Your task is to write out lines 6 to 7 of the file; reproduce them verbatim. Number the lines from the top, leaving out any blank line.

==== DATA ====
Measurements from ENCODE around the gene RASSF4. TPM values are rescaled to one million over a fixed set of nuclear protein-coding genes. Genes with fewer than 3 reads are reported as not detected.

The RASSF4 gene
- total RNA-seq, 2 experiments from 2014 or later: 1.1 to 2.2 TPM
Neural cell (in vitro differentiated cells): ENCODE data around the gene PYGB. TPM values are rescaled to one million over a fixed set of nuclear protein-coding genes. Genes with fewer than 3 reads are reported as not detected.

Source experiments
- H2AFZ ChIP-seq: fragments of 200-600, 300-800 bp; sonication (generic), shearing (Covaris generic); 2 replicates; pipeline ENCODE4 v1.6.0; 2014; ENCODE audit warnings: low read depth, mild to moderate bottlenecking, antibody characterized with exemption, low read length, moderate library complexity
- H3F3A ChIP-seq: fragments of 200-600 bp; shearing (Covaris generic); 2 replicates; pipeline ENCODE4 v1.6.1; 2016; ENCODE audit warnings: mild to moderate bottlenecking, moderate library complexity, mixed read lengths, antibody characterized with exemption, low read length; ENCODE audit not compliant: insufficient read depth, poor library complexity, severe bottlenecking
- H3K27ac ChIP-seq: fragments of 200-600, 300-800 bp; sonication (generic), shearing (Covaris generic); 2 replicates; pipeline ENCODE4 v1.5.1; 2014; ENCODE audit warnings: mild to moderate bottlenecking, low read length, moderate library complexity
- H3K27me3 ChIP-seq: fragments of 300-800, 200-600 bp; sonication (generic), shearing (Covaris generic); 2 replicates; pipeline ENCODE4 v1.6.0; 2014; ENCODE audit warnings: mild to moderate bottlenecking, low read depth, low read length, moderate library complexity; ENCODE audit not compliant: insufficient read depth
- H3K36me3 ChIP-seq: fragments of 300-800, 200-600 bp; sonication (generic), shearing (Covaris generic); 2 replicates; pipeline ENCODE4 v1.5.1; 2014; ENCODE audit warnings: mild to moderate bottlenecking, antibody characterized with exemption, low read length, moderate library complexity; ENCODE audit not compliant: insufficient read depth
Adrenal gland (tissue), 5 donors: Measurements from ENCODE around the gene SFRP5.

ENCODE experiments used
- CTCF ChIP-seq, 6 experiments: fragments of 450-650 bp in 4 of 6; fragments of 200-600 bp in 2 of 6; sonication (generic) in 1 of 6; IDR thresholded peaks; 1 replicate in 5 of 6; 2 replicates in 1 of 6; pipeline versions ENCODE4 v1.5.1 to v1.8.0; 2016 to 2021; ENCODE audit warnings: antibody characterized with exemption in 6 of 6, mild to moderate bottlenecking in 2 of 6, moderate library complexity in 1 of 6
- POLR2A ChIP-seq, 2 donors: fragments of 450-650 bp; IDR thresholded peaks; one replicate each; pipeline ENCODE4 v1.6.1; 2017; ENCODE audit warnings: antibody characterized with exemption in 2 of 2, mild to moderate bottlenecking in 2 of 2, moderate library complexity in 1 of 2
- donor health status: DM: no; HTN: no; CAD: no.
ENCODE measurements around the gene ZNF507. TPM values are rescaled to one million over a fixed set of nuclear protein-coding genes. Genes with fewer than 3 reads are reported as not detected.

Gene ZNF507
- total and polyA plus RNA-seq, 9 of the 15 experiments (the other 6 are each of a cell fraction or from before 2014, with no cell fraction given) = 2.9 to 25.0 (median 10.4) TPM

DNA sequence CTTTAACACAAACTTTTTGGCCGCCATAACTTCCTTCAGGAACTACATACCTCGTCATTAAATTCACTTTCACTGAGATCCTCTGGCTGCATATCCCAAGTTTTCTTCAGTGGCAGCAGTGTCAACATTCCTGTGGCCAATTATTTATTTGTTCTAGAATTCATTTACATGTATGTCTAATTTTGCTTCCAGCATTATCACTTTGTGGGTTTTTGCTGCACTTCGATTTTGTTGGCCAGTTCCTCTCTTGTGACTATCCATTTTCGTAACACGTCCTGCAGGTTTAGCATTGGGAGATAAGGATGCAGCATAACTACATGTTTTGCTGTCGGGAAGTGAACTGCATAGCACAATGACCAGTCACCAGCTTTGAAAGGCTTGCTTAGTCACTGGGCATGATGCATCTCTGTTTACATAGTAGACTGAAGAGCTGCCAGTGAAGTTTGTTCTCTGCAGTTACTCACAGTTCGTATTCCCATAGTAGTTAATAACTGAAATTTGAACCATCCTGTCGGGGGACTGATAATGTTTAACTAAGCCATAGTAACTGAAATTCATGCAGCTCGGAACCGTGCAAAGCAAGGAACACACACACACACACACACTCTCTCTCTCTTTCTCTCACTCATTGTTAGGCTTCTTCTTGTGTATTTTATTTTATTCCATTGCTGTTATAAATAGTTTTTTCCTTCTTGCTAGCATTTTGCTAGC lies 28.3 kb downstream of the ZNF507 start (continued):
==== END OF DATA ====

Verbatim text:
- H2AFZ ChIP-seq: fragments of 200-600, 300-800 bp; sonication (generic), shearing (Covaris generic); 2 replicates; pipeline ENCODE4 v1.6.0; 2014; ENCODE audit warnings: low read depth, mild to moderate bottlenecking, antibody characterized with exemption, low read length, moderate library complexity
- H3F3A ChIP-seq: fragments of 200-600 bp; shearing (Covaris generic); 2 replicates; pipeline ENCODE4 v1.6.1; 2016; ENCODE audit warnings: mild to moderate bottlenecking, moderate library complexity, mixed read lengths, antibody characterized with exemption, low read length; ENCODE audit not compliant: insufficient read depth, poor library complexity, severe bottlenecking